CR: Yes. I started collecting recipes when the Jews were forced to leave Egypt in 1956 after the Suez Crisis. I was an art student in London and my parents arrived suddenly as refugees. We were inundated by relatives and friends from Egypt passing through. Everyone talked about the foods they missed, and they exchanged recipes with a kind of desperation. We might never see Egypt or each other again, but we would have something to remember each other by. There had been no cookbooks, no printed recipes. Recipes had been handed down in families.
MS: What kinds of recipes were you collecting?
CR: A very mixed bag. Egypt had been a multicultural cosmopolitan society in the cities. There were long-established communities of Syrians and Lebanese, Armenians, Jews, Greeks, and Italians, as well as French and British expatriates living among the native Muslim and Copt populations. The royal family was an Ottoman Albanian dynasty. The aristocracy was Turkish. The Jewish community was a mosaic of people from Syria, Turkey, the Balkans, North Africa, Greece, Iraq, and Iran. That is why I ended up covering much of the Middle East, and also North Africa, in the book.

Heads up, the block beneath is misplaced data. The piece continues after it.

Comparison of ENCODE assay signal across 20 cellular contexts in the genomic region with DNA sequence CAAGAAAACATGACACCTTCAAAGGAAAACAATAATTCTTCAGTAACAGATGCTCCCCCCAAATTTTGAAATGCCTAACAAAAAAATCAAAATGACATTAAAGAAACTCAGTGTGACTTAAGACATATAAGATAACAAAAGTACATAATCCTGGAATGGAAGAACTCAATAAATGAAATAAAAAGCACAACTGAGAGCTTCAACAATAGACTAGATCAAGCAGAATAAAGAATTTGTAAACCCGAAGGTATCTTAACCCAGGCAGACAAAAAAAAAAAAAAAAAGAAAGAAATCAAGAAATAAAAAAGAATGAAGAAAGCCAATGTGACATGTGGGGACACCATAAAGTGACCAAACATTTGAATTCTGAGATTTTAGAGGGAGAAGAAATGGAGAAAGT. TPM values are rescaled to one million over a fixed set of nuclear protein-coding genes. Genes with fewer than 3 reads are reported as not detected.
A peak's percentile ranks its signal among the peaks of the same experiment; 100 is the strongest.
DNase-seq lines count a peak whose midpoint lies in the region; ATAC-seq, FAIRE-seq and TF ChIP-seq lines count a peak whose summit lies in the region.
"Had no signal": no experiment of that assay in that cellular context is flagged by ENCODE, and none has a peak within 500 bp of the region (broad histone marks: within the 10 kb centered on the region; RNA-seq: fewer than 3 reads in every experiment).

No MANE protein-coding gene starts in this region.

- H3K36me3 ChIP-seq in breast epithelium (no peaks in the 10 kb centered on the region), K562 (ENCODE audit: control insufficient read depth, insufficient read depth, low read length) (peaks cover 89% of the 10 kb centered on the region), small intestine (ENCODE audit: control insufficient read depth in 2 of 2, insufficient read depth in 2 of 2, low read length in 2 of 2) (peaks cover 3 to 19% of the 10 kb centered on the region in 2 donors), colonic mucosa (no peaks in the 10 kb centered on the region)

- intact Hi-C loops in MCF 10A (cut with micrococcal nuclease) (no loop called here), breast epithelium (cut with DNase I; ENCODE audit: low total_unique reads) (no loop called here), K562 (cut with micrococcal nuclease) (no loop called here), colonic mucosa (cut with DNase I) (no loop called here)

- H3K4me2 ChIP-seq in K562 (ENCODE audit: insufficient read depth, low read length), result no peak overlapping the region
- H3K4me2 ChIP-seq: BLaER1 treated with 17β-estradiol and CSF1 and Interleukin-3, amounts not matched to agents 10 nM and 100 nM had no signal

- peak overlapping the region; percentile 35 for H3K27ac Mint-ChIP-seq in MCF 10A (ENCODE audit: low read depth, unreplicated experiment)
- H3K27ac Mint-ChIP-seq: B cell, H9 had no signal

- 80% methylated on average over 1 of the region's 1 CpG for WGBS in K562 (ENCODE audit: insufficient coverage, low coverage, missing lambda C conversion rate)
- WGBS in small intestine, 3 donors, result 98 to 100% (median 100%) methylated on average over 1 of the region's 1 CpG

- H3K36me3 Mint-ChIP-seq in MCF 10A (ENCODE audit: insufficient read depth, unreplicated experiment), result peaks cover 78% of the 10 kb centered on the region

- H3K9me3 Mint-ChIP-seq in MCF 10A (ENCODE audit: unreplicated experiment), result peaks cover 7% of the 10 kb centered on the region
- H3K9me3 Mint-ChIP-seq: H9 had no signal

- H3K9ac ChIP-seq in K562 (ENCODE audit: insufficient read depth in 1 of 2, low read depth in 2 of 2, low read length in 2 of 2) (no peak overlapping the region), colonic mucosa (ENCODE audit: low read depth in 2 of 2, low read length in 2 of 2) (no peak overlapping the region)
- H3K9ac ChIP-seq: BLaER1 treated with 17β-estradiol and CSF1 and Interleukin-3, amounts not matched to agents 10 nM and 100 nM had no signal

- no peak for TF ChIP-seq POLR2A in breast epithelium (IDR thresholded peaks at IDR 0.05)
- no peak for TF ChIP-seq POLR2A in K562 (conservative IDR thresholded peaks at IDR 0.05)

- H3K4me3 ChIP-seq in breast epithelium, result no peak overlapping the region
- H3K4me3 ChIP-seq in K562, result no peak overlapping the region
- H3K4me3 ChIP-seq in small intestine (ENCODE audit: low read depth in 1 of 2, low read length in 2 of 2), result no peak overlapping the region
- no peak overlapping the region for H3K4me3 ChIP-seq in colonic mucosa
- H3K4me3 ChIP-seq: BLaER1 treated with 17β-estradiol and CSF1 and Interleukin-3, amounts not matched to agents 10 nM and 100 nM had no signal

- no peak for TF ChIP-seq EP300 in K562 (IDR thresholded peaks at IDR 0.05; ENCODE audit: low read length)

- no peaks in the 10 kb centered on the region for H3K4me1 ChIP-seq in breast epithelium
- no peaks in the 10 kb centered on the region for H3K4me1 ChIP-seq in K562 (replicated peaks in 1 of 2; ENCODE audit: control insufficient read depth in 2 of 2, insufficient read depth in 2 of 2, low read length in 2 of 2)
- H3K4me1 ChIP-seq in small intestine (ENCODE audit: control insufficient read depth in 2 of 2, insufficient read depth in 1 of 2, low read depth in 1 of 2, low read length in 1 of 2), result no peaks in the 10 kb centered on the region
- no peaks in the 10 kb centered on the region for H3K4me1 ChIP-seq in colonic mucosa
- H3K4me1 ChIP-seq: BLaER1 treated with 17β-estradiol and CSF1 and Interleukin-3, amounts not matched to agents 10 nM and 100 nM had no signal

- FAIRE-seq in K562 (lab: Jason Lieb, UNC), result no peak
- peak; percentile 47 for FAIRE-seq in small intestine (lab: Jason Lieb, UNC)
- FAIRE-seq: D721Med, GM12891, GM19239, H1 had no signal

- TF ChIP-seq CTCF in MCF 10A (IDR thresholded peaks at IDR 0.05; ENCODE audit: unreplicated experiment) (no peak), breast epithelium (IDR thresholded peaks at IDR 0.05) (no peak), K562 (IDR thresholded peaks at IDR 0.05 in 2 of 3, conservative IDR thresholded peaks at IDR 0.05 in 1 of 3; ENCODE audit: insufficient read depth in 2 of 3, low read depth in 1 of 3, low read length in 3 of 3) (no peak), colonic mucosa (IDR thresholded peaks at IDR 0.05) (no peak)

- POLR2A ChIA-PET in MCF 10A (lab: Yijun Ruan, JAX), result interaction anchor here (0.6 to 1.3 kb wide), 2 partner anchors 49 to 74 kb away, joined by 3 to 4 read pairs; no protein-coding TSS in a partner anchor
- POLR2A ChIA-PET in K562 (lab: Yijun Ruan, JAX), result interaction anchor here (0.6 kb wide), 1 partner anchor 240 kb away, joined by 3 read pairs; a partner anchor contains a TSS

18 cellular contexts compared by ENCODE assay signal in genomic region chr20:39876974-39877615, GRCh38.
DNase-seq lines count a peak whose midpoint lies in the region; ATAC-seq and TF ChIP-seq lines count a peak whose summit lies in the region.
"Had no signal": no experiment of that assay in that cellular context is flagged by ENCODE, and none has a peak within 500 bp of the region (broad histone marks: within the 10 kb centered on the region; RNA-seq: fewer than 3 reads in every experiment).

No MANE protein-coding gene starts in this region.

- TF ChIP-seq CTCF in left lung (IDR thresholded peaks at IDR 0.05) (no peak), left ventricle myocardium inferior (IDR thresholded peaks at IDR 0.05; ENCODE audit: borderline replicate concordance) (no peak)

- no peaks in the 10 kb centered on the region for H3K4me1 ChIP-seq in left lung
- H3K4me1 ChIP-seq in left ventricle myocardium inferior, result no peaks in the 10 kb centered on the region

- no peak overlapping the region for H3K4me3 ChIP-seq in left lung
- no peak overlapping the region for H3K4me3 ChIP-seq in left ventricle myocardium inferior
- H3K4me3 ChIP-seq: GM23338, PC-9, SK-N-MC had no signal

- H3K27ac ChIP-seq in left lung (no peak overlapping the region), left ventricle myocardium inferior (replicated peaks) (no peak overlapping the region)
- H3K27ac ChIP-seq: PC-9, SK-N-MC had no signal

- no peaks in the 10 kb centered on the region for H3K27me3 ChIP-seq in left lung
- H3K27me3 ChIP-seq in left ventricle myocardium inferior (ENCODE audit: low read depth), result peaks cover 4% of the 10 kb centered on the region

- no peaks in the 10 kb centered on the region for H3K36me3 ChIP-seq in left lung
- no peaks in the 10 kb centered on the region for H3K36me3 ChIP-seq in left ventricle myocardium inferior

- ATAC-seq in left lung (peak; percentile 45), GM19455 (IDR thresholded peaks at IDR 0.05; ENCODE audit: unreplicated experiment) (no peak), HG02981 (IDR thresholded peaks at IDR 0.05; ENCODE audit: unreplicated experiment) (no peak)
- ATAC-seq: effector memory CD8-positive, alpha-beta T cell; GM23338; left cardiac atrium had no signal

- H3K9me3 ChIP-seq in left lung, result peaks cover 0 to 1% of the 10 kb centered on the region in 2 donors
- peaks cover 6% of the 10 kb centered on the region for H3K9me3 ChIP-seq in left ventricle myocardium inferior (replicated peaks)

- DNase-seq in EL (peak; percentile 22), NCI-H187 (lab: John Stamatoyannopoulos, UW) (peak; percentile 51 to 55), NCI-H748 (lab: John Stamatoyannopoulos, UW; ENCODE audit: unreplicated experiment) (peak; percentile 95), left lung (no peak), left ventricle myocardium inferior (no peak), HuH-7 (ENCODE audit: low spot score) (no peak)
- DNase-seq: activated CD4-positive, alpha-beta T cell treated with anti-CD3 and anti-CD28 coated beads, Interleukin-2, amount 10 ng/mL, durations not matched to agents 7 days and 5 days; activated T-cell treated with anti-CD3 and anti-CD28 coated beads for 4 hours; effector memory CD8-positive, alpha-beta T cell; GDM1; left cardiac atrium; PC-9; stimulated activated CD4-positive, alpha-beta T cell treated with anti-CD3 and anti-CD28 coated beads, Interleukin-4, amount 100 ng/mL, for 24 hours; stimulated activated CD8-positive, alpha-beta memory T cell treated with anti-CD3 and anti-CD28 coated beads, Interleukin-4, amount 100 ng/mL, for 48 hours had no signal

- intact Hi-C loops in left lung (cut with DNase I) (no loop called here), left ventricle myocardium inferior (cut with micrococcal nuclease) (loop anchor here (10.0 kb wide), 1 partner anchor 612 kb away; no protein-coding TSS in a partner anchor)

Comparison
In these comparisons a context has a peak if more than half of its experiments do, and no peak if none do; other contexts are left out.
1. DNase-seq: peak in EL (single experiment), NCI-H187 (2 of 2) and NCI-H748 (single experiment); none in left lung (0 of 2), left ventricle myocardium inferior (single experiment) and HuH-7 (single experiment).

MS: You say there were no cookbooks when it comes to Middle Eastern food. But were there any other specific cookbooks, or authors, you looked to for inspiration as you wrote that book?
CR: When I asked a librarian at the British Library for any Arab cookbooks, he told me to come back next day when he would have found something for me. There was nothing contemporary.
But he gave me a hand-written list of publications on medieval Arab gastronomy. One was a 1939 translation of a 13th century culinary manual found in Baghdad, another was an analysis of a culinary manuscript of the same period found in Damascus by the French Marxist-Orientalist Maxime Rodinson when he was stranded there with the French army during the Second World War. There was also a Spanish translation from the Arabic of a Maghrebi-Andalusian culinary manuscript. I was enthralled. I started entertaining friends by inviting them to medieval banquets. Many of the dishes had similar names, similar combinations of ingredients and spices, and similar techniques to those I was about hearing from people leaving Egypt. That is how I first became interested in the history and culture of food. I did eventually find books about Middle Eastern and North African food as well as of the cuisines of countries around the Mediterranean, though. And I now have a big collection.